Kalamazoo College's Student Newspaper
By Jennifer Wendel Op-Ed Editor
There are six statewide proposals on the Michigan ballot this year. Below is a breif summary of each along with general information on voting in Kalamazoo.
Endorsed by the Michigan Republican Party and Governor Rick Snyder, Prop 1 builds on Public Act 72 passed in 2011. It would allow the state to select an emergency manager who would have final say in financial decisions for state government, as well as the ability to expand into local government. It would act on units of government in Michigan that are in threat of bankruptcy.
Endorsed by the Michigan Democratic Party and the Michigan PTA, Prop 2 would allow public and private employees to organize themselves to be able to collectively bargain labor contracts and allow for all previous measures passed against collective bargaining to be undone. It would also cement this right in the state’s constitution.
Endorsed by the Michigan Environmental Council and the Sierra Club SE Michigan Group, this proposal seeks to increase Michigan’s commitment to renewable energy. Prop 3 would require that 25 percent of Michigan’s energy must come from renewable sources by 2025.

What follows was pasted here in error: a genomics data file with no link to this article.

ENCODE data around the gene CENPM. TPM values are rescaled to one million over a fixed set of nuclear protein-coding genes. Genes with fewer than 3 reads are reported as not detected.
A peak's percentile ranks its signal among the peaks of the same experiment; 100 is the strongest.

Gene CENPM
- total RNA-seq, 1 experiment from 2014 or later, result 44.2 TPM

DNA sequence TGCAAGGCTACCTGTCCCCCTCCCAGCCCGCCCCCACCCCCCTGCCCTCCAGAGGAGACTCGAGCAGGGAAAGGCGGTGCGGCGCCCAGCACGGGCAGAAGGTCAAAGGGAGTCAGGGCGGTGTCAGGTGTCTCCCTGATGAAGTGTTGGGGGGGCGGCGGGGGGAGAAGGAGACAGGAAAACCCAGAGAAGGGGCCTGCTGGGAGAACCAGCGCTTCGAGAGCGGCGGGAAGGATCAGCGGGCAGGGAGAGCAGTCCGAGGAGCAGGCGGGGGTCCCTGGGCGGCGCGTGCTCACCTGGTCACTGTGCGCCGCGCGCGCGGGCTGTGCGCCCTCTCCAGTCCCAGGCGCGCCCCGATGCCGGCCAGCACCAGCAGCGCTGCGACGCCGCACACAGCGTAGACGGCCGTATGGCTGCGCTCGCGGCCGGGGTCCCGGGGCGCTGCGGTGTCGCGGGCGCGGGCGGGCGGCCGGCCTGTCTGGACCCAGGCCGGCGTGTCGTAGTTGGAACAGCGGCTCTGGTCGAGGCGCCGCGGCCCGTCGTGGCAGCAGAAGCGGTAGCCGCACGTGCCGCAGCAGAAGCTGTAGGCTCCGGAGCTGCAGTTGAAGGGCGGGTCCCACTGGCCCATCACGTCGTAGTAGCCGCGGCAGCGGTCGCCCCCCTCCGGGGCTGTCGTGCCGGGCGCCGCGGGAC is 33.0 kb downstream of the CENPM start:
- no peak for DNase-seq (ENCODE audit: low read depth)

Endorsed by the Michigan Disability Rights Coalition and the Michigan Nurses Association, Prop 4 would give limited collective bargaining rights to home health care workers, and it would establish a Michigan Quality Home Care Council in the Michigan constitution. It would provide more training and background checks for home health care workers and financial aid for those who need in-home care.
Prop 5 would require a two-thirds majority vote in the State House and Senate, or a statewide vote in November before Michigan passes new or more taxes on citizens. It limits the ways Michigan can fund all tax-supported institutions, like education, roads, and social institutions, to those endorsed by a super-majority.
Endorsed mainly by the owner of the Ambassador bridge that connects Detroit and Windsor, Prop 6 would require a statewide vote before Michigan builds new international bridges or tunnels for vehicles.
Alison Geist, director of the Service Institute on campus, and the rest of the Service Institute have registered over 200 new voters on campus as a part of their K Vote campaign. They will also offer shuttles to the polling center for students who need a ride. The shuttles will run every 15 minutes from 7 a.m. to 8 p.m. and will meet in the parking lot by Dow Science Center.
Geist said it is hard to know how long voting will take because there might be lines, but she expects about 20 minutes round trip. There will be extra drivers during the busiest part of the day.
Some important things to note: the shuttle is only going to the Douglas polling place, which excludes students who live in the Vine neighborhood. Be sure to look up your polling place and check your voter registration at Michigan.gov/vote.
Geist also said to be sure to bring a valid ID, preferably a driver’s license with your K address, or a student ID, to prove you live in Kalamazoo.